Alive: In The Face of Death is an exhibition of photographs by Rankin (real name John Rankin Waddell) being shown at the Walker Gallery in Liverpool as part of the LOOK/13: Liverpool International Photography Festival. It consisted of portraits of (mainly) ordinary people who were either facing, or had faced, death. Sounds morbid, but the nobility and bravery really came across. Reading the stories of the subjects of the portraits on the captions accompanying the portraits made it clear why the title of the exhibition emphasised the word ALIVE.
This portrait is of Louise Page, a 42-year-old charity worker from Edinburgh who, when told she had terminal bone cancer that wasn’t treatable, started writing an online blog. Sadly, she died three days after she’d been present at the launch of the exhibition.
One of the other portraits was of Wilko Johnson, a favourite guitarist of mine (ex Dr Feelgood) who has terminal pancreatic cancer. On hearing the news, rather than give up and retreat into himself, he decided he’d go on a farewell tour.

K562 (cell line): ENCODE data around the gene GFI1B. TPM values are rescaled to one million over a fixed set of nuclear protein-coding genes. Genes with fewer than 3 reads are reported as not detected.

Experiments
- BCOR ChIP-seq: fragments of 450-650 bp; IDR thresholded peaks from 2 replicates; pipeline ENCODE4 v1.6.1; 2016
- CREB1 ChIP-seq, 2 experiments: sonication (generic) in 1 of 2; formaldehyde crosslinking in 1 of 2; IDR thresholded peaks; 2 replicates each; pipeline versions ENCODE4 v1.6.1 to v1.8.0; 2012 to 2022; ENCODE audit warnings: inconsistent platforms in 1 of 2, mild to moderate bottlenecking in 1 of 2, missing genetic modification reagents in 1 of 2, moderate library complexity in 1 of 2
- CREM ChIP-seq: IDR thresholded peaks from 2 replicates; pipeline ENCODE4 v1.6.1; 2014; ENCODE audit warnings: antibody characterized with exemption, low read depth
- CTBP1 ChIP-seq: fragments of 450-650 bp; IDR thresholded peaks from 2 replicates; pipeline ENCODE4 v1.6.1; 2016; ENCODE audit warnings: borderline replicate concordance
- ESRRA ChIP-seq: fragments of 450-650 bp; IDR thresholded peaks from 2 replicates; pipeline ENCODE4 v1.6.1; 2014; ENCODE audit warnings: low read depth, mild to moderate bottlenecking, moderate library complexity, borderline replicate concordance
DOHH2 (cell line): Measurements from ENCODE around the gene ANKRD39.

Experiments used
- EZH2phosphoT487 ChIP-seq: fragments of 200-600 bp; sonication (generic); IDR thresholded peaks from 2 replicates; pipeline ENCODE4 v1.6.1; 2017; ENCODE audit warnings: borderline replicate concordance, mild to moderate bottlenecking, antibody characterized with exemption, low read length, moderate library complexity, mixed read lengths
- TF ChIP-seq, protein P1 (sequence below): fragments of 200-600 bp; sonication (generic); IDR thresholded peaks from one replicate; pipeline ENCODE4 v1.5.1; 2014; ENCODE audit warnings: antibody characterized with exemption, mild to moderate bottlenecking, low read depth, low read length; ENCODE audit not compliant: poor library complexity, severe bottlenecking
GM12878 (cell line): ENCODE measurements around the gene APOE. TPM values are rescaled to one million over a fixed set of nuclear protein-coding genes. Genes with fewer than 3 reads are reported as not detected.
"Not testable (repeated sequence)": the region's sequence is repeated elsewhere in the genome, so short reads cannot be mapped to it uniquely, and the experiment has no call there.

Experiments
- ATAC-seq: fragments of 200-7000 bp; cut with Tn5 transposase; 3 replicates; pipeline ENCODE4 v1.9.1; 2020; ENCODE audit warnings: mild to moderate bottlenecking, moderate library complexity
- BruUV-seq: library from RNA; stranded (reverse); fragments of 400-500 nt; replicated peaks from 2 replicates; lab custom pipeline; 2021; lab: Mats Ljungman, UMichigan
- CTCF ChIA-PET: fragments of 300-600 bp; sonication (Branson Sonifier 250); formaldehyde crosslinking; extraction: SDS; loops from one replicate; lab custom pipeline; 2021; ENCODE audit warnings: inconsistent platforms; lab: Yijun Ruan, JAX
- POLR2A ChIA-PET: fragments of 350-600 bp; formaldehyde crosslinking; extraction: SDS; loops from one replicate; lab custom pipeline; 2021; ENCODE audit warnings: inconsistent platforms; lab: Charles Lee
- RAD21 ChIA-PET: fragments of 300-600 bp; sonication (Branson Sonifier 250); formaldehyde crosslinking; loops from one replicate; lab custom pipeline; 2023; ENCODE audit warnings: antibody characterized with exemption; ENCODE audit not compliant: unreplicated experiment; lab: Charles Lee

The stories of many of the other people portrayed in the exhibition are equally inspiring. Despite their terminal or serious illnesses, or the situations that they had brought them face to face with their mortality, they hadn’t given up. And although death is a difficult subject for me, I prefer to avoid thinking and talking about it, I found the exhibition very moving.
Here’s an interview with Rankin talking about the project.